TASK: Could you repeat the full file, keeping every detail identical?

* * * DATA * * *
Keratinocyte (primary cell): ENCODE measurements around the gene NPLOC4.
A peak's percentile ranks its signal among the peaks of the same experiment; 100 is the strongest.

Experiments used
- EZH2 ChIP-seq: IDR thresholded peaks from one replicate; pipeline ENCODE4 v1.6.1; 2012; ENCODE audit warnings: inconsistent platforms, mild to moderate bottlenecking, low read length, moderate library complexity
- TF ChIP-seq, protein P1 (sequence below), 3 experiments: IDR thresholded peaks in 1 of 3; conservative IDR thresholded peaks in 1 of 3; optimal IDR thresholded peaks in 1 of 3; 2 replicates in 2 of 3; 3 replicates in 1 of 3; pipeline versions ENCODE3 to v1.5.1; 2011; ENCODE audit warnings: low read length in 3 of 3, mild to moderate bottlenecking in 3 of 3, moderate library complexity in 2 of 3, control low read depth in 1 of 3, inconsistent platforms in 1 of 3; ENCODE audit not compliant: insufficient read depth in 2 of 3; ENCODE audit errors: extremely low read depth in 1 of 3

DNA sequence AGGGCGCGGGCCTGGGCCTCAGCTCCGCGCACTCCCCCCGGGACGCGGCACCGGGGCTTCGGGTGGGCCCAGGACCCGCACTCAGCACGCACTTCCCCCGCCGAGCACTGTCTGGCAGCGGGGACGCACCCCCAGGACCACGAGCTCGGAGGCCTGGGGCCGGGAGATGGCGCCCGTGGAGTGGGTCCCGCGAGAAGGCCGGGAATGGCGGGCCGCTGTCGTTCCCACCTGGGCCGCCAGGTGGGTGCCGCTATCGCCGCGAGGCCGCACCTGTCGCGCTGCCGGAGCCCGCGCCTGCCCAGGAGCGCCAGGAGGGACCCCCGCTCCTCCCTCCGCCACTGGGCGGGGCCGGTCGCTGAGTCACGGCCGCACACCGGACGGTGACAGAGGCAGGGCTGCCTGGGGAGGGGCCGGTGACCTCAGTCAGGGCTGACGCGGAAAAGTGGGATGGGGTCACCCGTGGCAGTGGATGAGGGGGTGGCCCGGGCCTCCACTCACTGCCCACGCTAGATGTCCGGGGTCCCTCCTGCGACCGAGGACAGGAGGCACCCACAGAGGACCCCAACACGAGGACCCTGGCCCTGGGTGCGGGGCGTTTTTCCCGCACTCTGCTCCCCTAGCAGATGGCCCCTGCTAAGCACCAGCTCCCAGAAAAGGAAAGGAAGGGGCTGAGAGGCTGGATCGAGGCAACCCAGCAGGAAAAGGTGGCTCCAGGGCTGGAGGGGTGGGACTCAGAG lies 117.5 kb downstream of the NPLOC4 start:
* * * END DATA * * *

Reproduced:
Keratinocyte (primary cell): ENCODE measurements around the gene NPLOC4.
A peak's percentile ranks its signal among the peaks of the same experiment; 100 is the strongest.

Experiments used
- EZH2 ChIP-seq: IDR thresholded peaks from one replicate; pipeline ENCODE4 v1.6.1; 2012; ENCODE audit warnings: inconsistent platforms, mild to moderate bottlenecking, low read length, moderate library complexity
- TF ChIP-seq, protein P1 (sequence below), 3 experiments: IDR thresholded peaks in 1 of 3; conservative IDR thresholded peaks in 1 of 3; optimal IDR thresholded peaks in 1 of 3; 2 replicates in 2 of 3; 3 replicates in 1 of 3; pipeline versions ENCODE3 to v1.5.1; 2011; ENCODE audit warnings: low read length in 3 of 3, mild to moderate bottlenecking in 3 of 3, moderate library complexity in 2 of 3, control low read depth in 1 of 3, inconsistent platforms in 1 of 3; ENCODE audit not compliant: insufficient read depth in 2 of 3; ENCODE audit errors: extremely low read depth in 1 of 3

DNA sequence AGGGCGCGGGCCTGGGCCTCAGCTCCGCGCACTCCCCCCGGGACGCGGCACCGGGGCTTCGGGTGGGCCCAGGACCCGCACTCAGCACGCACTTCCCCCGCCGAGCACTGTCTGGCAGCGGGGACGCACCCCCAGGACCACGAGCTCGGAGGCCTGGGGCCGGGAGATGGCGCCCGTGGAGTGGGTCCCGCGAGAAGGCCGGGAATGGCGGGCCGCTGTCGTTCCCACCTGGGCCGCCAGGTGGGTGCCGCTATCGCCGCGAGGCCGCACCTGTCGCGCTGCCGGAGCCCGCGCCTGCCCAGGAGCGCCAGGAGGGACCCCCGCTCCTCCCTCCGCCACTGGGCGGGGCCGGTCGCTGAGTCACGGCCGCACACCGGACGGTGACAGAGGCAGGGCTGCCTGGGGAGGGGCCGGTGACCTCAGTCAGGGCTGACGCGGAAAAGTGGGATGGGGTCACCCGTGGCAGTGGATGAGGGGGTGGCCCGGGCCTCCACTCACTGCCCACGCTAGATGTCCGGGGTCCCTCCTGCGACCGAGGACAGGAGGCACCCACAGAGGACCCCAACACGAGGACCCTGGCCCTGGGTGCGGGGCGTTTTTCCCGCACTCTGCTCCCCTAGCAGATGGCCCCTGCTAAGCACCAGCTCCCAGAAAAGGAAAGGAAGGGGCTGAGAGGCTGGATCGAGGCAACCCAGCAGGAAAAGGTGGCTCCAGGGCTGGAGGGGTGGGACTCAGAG lies 117.5 kb downstream of the NPLOC4 start: